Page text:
Crimson chats usually spend most of their time where there are few people to see them but because of climatic conditions, they had moved to southern Victoria in time for last year’s count, most likely for better access to food and water.

Bird Watching media_cameraSean Dooley at The Royal Botanical Gardens, Hobart, Tasmania, getting ready for a previous year’s Aussie Backyard Bird Count. Picture: Matt Thompson

You can join the Aussie Backyard Bird Count wherever you are in Australia and whether you are learning at school or at home. Both kids and adults can take part individually or teachers can register a class.

You don’t need to be a bird expert to record valuable sightings — the Aussie Bird Count field guide app by BirdLife Australia will help you identify what you’ve seen.

All you have to do is stand or sit in the one spot at home, at school, at the park, in your town, at the beach or in the bush — anywhere outdoors — for 20 minutes between October 19-25 and record what you see, which you can then submit in an online form or by using the app.


Supplied Editorial media_cameraLooking for birds on Kangaroo Island, South Australia. You don’t need to be a bird expert to take part, you just need stand or sit in one place for 20 minutes and record what you see. Picture: South Australian Tourism Commission


  • avian: to do with birds
  • empowering: make someone more confident or able to do something


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  1. What is the Aussie Backyard Bird Count?
  2. Why did birds behave differently during the bushfires?
  3. Why did people see more birds during the pandemic?
  4. How will you know what species you’ve seen?
  5. Where do you have to be to complete the count?


1. Design a Poster
Design a poster about the Aussie Backyard Bird Count. The purpose of your poster is to encourage teachers to get their students involved in the project.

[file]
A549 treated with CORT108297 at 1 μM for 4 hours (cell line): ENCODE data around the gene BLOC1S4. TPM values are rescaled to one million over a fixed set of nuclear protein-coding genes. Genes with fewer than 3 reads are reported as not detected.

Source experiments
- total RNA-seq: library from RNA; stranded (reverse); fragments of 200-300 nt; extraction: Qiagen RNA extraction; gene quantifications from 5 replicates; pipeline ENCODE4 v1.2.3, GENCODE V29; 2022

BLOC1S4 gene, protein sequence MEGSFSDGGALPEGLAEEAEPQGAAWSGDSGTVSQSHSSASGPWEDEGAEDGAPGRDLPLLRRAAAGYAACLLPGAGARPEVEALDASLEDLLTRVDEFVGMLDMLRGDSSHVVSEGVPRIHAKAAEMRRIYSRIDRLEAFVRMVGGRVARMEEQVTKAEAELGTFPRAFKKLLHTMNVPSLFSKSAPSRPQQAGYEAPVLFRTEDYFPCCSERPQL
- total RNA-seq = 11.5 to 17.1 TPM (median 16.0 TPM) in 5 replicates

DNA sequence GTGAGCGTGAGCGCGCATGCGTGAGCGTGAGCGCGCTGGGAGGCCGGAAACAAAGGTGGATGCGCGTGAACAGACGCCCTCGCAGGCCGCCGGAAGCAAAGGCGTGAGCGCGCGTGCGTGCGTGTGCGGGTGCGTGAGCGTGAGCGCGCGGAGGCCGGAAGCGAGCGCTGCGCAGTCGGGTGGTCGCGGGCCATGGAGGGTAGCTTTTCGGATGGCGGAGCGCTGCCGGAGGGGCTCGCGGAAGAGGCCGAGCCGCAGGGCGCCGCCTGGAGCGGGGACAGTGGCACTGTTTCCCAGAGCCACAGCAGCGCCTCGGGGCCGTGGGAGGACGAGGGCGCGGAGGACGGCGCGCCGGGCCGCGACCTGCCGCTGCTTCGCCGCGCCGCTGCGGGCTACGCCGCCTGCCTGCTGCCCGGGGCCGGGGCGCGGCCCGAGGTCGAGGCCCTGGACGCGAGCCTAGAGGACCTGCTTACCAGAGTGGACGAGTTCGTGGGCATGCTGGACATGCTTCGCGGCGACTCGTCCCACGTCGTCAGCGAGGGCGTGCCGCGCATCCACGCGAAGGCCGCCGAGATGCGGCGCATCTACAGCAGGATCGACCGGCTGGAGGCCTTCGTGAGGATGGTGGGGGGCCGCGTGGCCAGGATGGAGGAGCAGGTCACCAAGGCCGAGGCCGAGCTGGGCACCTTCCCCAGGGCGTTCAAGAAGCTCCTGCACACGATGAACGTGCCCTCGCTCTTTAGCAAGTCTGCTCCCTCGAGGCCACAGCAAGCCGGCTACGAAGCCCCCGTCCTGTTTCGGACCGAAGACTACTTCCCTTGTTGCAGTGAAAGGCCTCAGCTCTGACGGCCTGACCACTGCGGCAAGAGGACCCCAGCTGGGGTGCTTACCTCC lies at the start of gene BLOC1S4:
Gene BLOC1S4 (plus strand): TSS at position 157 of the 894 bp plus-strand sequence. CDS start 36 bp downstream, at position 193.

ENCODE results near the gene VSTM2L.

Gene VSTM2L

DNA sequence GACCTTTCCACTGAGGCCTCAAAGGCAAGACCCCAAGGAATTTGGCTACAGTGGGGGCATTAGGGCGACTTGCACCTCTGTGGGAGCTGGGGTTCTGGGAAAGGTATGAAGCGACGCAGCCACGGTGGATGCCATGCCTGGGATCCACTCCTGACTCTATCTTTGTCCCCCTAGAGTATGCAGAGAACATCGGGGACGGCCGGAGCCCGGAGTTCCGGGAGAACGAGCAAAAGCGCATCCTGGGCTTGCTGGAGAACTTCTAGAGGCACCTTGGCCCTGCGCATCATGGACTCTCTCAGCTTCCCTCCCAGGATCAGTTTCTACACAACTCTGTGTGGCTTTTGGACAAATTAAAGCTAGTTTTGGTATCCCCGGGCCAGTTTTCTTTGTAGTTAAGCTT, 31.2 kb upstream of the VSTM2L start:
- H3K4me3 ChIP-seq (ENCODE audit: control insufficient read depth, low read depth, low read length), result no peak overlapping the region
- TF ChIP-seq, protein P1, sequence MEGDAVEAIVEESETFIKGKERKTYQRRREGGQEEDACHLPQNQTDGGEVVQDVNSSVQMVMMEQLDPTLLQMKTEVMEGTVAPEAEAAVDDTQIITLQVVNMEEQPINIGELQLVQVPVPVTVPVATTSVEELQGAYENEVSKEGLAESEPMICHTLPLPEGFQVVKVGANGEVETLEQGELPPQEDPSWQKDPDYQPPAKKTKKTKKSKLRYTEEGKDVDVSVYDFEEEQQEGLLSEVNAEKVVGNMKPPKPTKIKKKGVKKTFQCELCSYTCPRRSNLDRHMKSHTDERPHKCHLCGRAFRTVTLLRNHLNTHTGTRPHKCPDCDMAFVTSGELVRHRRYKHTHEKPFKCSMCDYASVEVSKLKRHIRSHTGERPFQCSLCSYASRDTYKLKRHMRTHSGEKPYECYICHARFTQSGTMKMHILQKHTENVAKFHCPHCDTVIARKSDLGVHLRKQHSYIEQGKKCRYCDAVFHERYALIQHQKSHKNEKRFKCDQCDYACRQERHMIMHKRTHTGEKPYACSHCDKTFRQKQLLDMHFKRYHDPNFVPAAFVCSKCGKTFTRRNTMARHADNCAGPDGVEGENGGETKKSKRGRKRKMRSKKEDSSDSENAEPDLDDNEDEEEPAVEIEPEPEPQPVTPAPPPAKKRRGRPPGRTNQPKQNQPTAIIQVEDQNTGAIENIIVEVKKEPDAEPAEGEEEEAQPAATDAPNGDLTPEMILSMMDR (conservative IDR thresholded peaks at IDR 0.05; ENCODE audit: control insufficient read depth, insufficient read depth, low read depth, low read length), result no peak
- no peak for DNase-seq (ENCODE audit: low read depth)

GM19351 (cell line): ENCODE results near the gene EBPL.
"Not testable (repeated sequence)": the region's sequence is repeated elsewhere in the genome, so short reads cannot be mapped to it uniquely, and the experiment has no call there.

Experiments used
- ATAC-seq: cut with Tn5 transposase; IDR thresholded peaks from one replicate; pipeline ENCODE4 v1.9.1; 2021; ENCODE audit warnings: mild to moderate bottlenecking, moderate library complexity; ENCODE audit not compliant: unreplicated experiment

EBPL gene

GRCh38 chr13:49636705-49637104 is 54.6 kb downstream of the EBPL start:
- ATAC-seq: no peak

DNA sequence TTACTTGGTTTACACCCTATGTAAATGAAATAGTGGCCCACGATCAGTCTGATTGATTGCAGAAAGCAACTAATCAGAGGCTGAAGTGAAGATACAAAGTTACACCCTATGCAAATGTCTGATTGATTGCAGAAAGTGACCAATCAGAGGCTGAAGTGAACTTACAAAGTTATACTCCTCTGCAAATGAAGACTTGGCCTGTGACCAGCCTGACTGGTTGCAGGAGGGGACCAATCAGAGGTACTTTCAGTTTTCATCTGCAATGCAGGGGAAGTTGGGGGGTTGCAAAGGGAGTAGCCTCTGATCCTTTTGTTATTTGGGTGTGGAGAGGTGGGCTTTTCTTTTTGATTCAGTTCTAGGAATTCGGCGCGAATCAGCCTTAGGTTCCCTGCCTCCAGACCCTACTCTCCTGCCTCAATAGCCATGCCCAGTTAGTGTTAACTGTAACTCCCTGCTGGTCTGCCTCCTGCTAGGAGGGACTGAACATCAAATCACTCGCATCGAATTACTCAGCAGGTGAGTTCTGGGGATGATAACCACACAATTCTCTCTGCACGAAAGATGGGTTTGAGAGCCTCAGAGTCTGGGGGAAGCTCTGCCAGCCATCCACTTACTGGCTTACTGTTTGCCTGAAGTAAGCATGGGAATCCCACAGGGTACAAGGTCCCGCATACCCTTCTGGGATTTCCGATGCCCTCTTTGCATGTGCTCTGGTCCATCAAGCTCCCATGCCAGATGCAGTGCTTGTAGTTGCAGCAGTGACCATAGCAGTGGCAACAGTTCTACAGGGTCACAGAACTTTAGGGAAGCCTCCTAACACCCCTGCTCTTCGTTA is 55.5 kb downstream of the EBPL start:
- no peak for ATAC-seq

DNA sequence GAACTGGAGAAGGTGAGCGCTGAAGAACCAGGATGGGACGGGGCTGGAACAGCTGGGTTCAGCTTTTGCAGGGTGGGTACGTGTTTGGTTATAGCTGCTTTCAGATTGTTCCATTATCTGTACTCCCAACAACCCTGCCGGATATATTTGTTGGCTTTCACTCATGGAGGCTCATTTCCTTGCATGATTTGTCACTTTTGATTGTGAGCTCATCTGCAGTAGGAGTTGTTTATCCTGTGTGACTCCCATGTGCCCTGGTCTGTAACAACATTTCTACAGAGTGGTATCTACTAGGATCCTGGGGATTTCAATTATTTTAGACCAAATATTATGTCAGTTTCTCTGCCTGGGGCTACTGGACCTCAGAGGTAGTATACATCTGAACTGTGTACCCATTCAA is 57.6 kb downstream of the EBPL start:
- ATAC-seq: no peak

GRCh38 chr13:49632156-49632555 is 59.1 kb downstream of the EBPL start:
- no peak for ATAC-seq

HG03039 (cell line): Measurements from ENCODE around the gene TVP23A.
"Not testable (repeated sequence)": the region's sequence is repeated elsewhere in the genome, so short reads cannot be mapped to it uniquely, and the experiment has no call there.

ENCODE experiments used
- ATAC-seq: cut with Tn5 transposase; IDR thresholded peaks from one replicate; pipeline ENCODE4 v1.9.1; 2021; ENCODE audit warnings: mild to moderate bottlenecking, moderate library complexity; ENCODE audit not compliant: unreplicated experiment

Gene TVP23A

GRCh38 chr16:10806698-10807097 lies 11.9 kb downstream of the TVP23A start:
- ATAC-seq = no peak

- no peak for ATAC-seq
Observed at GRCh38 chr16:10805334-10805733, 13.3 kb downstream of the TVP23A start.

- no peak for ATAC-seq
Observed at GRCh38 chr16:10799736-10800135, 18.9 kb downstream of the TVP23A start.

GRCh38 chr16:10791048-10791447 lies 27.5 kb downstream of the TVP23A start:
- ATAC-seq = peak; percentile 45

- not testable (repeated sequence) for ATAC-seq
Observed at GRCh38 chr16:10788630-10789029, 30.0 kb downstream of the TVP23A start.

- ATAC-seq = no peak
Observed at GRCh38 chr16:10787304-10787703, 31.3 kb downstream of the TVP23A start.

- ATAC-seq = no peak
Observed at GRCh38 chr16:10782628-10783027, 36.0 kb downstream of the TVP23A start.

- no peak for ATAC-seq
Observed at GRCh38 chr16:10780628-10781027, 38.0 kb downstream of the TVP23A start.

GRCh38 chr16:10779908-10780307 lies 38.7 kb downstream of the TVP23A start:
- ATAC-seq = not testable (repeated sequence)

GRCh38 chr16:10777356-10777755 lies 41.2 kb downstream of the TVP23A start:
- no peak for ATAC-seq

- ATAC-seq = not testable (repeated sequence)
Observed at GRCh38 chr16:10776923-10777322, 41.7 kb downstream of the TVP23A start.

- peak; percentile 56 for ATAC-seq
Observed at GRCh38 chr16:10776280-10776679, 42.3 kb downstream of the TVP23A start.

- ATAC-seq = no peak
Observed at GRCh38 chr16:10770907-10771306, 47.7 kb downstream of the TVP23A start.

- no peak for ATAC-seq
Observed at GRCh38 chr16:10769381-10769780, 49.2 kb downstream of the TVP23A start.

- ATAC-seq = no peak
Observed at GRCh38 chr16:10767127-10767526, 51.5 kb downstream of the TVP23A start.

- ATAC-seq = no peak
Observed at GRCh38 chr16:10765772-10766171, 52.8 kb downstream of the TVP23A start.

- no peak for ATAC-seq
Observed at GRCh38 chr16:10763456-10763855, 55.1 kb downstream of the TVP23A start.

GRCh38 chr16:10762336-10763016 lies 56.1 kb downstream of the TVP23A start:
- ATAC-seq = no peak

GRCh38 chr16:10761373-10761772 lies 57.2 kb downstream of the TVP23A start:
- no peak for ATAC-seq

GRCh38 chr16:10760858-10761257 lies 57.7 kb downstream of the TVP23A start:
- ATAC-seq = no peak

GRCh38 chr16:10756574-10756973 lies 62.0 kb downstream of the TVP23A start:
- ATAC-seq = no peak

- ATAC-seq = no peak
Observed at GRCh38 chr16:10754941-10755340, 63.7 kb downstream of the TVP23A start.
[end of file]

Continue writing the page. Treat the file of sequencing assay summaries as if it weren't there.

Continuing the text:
Time: allow 30 minutes to complete this activity
Curriculum Links: English, Science, Visual Communication Design

2. Extension
The Great Aussie Bird Count is a great citizen science event. Can you think of something else that could get kids involved to do something that can help scientists? Write a description of your own citizen science event. Include what is going to be studied, why this is important, what kids and do and how this can help us. Don’t forget to give it a catchy name!

Time: allow at least 30 minutes to complete this activity
Curriculum Links: English, Science

Proper Noun Police

A proper noun is a noun that names a particular person, place or thing. It always has a capital letter.

How many proper nouns can you find within this article? Find them all and sort them into the category of name, place, time (date/month).

Can you find any proper nouns included in your writing?

What are they?

Can you sort them into their categories?

HAVE YOUR SAY: Which is the most interesting bird you’ve ever seen? Where were you?
No one-word answers. Use full sentences to explain your thinking. No comments will be published until approved by editors.